Stomach acid (HCl) plays a vital role in the digestive system, particularly to digest high protein foods like meat, eggs, milk, nuts, beans, fish and dairy.
It activates the production of important digestive enzymes such as lipase – to digest the fats in our diet. It also kills off any bacteria we ingest, and keeps a healthy balance of gut flora throughout the digestive tract.
So as you can see it’s really important for everyday life. But what happens when it gets too high?
Geeta Sidhu-Robb, raw food pioneer and creator of the Nosh Detox, shares her tips and advice on how to avoid high stomach acid.
What can be very confusing is that the symptoms closely mirror those of low stomach acid.
First and most important : AVOID taking antacids. These may (or more likely not) provide an instant relief…but they are only masking the problem, not dealing with the underlying cause. And, even more critically, if your symptoms are a result of low stomach acid, they are actually going to make the problem worse.
Secondly: the most common symptom is heartburn. This occurs when excess stomach acid leaks back into the oesophagus (the tube that links your mouth with your stomach)
Third you may also experience the following: the feeling of acid in the throat, bad breath, indigestion and the presence of ulcers.
Symptoms are usually worse after a very heavy, protein rich meal.
So if you suspect high stomach acid, what can you do through diet is to help reduce this? The good news is, a lot. And you don’t need medication.
What to Avoid:
- Avoid very spicy foods. Excess stomach acid can lead to tissue inflammation in the digestive tract, and spicy foods can exacerbate this.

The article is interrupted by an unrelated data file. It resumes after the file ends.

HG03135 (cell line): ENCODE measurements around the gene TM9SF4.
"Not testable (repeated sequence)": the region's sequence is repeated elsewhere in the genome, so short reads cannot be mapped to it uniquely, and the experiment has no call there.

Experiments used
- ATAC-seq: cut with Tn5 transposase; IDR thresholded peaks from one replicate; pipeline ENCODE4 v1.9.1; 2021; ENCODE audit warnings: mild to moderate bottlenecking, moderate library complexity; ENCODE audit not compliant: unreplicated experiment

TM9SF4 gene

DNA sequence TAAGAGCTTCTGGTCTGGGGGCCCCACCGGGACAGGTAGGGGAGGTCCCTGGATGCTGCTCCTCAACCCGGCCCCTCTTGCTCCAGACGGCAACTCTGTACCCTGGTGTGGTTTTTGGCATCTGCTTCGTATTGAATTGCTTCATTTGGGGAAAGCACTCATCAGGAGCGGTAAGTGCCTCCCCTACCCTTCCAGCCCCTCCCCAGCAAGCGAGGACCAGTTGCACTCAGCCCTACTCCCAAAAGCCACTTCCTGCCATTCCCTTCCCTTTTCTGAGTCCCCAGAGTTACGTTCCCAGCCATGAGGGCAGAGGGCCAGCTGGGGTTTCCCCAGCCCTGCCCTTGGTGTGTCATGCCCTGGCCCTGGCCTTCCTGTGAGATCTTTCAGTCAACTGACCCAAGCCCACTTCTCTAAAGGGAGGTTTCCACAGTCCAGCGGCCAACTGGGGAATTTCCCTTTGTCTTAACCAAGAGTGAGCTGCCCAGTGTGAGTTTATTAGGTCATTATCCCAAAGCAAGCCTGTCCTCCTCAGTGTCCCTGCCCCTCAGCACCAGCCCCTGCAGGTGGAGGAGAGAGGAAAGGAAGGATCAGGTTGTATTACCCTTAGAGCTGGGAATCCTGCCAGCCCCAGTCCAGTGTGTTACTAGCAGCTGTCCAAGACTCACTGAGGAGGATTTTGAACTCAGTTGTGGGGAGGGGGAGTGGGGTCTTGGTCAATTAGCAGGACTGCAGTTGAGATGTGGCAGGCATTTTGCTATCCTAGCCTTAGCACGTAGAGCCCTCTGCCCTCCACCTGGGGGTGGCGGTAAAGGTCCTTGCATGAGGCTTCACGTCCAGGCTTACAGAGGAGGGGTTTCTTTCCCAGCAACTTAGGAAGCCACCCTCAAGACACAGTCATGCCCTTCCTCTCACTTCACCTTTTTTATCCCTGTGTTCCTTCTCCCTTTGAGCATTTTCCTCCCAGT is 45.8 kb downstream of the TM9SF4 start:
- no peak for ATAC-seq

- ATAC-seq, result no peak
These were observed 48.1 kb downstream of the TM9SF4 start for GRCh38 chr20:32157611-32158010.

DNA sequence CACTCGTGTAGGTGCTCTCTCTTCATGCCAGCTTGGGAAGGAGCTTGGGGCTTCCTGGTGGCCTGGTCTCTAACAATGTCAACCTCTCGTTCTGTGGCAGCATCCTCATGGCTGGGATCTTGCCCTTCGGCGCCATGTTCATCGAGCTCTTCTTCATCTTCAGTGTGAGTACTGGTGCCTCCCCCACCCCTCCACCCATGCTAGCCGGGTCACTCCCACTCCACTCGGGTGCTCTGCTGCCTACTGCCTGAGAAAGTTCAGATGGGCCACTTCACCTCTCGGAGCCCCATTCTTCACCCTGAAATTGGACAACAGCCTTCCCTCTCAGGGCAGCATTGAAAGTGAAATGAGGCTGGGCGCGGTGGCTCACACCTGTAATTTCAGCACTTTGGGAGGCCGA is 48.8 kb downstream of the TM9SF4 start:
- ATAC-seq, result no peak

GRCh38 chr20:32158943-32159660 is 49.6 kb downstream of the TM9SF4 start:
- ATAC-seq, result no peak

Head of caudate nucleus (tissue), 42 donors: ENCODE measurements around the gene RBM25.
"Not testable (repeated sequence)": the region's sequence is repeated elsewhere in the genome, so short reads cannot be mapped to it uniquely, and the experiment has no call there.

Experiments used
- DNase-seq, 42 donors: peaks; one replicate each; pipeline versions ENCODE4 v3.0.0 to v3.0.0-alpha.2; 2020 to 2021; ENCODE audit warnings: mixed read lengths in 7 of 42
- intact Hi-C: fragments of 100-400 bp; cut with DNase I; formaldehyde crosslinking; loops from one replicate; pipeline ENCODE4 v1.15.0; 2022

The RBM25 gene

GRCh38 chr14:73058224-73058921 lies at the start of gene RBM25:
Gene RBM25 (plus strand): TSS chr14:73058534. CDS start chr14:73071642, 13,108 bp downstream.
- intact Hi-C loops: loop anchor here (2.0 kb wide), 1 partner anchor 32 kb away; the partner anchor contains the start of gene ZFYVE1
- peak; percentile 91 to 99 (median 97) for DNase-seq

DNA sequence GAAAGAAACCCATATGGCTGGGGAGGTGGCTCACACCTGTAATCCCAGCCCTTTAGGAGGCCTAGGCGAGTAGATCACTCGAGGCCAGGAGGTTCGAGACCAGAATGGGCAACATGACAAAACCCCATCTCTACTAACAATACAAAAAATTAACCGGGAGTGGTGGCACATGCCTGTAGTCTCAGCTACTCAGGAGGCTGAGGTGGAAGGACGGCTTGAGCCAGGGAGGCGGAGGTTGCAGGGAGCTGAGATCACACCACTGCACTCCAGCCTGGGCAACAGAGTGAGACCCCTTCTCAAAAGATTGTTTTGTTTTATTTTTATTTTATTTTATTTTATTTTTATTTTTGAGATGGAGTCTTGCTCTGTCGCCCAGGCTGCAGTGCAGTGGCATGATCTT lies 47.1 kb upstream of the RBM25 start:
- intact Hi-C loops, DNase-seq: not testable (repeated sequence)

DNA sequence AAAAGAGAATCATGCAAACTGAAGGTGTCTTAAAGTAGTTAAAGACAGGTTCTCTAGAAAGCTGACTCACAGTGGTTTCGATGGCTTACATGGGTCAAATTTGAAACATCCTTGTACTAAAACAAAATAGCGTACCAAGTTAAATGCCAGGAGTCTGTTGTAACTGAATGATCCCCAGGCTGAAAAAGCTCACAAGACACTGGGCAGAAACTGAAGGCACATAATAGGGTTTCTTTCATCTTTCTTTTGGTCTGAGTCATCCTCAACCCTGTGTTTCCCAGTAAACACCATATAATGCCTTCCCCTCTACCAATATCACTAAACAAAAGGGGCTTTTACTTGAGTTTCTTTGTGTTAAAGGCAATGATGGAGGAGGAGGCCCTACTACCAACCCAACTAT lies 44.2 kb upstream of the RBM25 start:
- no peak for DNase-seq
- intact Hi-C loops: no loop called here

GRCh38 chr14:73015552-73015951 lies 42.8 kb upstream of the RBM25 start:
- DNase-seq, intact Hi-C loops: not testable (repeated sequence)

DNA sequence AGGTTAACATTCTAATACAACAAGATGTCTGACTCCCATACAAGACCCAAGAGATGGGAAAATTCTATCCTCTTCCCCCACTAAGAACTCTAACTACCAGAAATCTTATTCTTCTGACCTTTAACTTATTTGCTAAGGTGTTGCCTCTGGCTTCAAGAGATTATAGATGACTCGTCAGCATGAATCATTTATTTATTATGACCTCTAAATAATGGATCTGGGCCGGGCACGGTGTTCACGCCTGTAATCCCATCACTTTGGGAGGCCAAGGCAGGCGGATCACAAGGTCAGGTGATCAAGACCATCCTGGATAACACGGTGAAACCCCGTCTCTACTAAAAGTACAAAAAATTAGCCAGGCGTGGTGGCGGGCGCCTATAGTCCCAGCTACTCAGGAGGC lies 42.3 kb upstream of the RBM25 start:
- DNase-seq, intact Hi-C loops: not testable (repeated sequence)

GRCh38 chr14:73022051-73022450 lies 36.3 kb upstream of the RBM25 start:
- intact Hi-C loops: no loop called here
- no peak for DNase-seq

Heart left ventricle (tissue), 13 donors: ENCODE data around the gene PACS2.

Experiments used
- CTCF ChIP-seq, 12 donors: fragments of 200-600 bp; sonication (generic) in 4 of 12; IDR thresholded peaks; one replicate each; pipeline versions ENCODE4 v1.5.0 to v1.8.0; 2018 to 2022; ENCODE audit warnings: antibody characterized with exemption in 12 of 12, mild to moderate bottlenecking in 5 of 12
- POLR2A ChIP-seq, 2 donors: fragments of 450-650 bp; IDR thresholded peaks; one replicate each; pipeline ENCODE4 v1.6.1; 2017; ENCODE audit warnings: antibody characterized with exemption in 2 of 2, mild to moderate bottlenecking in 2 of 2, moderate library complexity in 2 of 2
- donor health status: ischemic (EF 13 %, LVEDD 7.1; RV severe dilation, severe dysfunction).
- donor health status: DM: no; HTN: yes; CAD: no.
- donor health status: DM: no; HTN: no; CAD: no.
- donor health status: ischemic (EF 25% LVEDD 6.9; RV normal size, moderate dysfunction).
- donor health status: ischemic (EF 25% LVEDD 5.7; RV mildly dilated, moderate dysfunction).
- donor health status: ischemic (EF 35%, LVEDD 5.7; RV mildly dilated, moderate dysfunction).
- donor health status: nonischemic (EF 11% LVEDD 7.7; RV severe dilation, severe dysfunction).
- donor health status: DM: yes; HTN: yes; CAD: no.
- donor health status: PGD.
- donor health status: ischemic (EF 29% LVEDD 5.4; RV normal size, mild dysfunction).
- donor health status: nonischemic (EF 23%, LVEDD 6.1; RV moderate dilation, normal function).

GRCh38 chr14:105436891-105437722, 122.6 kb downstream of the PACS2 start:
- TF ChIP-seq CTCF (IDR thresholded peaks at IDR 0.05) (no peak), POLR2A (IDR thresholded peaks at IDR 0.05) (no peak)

- Reduce foods that increase the secretion of stomach acid. The big ones are alcohol, chocolate, meat and fatty/ fried foods.
- Avoid eating large meals which can put pressure on the LOS. Instead, eat smaller and lighter meals more regularly.
- Avoid eating late at night so that your stomach acid production is not raised when you are trying to sleep. Also, sleep with your head in a slightly raised position to prevent reflux.
- Normally fantastic for digestive issues, peppermint tea should actually be avoided with high stomach acid. Peppermint relaxes the LOS muscle which allows the acidic stomach juices to reflux and can worsen the symptoms of heartburn.
- Being overweight can put pressure on the surrounding muscles, which can force open the LOS. Losing weight can provide a long-term solution to high stomach acid and heartburn.
- Some medications can make the symptoms worse- most commonly aspirin and Ibuprofen.
- Smoking. The chemicals in cigarettes can cause the LOS open and make acid reflux more likely to occur
Decrease Stomach Acid
- At the first sign of heartburn, gently sip 1-2 glasses of water. This may relieve the heartburn by washing the acid out of the oesophagus.
- Baking soda will directly reduce the acid in the stomach, neutralize, and prevent stomach contents refluxing back into the oesophagus. Stir a heaped tablespoon into a glass of water and drink to help ease symptoms.
- Raw organic honey-can help to relieve and soothe any inflammation caused by high stomach acid. Take 1-2 teaspoons. If you suffer at night in particular, take before bedtime.
- Fresh ginger tea- one of nature’s best anti-inflammatory and healing foods, ginger steeped in hot water can help ease your symptoms.
- Organic, raw, apple cider vinegar. To ease symptoms, mix a teaspoon in a glass of water, and drink. Apple cider vinegar is rich in potassium which can help to neutralize stomach acid.
- Increase your intake of other potassium rich foods including bananas, melon, millet, quinoa and sweet potato.
- Increase your intake of raw fruit and vegetables. Fruit & veggies are alkaline by nature, but cooking them lowers their alkalinity. Raw they are also rich in natural digestive enzymes.
Femalefirst Taryn Davies
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